Previous approaches to parallel iterative-deepening search include parallel window searches, tree decomposition, search space mappings and special schemes for SIMD machines.

Powley and Korf [1991]
presented a *Parallel Window Search*, where
each processor examines the entire search space,
but with a different cost-bound.
Depending on the application,
this method works only for a hand full of processors
(e.g., 5-9 in [p. 475]PowleyKorf91)
and the solution cannot be guaranteed to be optimal.

Kumar and Rao's [1987,1990] parallel IDA* variant is based on a task attraction scheme that shares subtrees (taken from a donator's search stack) among the processors on demand. For a selected problem set they achieved almost linear speedups on a variety of MIMD computers. These favorable results, however, apply only for MIMD systems with small communication diameters, like a 128 processor Intel Hypercube, a 30 processor Sequent Balance and a 120 processor BBN Butterfly. On a 128-node ring topology their algorithm achieved a maximum speedup of 63. From Kumar and Rao's analysis, it is evident that these results do not scale up to systems of, say, some thousand processors.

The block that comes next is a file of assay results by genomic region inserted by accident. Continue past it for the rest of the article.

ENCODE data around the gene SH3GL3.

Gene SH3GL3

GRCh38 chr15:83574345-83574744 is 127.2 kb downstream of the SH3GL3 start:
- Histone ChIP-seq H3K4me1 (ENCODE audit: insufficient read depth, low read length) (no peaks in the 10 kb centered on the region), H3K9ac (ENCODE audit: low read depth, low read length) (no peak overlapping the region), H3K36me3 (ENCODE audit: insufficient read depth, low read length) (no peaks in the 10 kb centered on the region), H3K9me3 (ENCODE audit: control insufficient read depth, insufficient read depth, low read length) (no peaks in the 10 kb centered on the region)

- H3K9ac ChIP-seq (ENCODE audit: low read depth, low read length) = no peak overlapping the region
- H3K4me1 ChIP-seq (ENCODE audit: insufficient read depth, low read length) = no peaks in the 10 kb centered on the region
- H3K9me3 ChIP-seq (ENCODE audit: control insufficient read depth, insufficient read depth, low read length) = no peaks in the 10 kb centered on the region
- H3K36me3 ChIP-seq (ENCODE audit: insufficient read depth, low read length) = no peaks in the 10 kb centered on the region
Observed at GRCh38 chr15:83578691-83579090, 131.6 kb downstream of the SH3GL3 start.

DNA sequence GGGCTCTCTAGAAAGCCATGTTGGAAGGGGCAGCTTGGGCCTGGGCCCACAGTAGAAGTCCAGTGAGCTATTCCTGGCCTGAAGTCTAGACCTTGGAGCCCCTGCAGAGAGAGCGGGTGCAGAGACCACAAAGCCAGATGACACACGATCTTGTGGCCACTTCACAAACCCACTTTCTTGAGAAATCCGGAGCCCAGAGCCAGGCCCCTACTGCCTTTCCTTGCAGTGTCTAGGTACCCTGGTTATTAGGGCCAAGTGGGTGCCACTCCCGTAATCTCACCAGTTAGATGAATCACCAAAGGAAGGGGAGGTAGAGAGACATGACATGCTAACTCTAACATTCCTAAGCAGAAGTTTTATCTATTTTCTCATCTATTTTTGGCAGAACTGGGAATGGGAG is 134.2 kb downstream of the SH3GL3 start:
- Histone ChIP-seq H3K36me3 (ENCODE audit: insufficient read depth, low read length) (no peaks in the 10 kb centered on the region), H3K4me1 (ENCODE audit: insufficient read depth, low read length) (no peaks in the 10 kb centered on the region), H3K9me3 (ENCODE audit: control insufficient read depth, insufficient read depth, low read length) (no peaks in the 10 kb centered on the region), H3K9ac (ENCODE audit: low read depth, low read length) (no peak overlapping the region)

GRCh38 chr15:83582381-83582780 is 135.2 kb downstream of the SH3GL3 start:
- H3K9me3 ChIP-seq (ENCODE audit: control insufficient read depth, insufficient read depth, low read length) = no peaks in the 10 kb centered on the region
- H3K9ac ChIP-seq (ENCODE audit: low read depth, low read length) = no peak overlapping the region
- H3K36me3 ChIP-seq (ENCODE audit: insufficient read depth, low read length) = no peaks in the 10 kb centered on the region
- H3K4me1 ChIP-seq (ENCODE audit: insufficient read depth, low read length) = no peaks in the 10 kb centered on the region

The algorithm of Evett *et al.* [1990] performs a mapping of the
search space onto the processing elements of a SIMD machine.
This allows to eliminate duplicate states at the cost of an increased
communication overhead.

Two other approaches, SIDA* by Powley *et al.* [1993]
and IDPS by Mahanti and Daniels [1993] also run on the CM-2.
From these, SIDA* is probably the fastest parallel IDA* implementation,
solving all 100 problem instances [Korf, 1985] of the 15-puzzle in 2.245 hours.

Mon Dec 19 17:27:56 MET 1994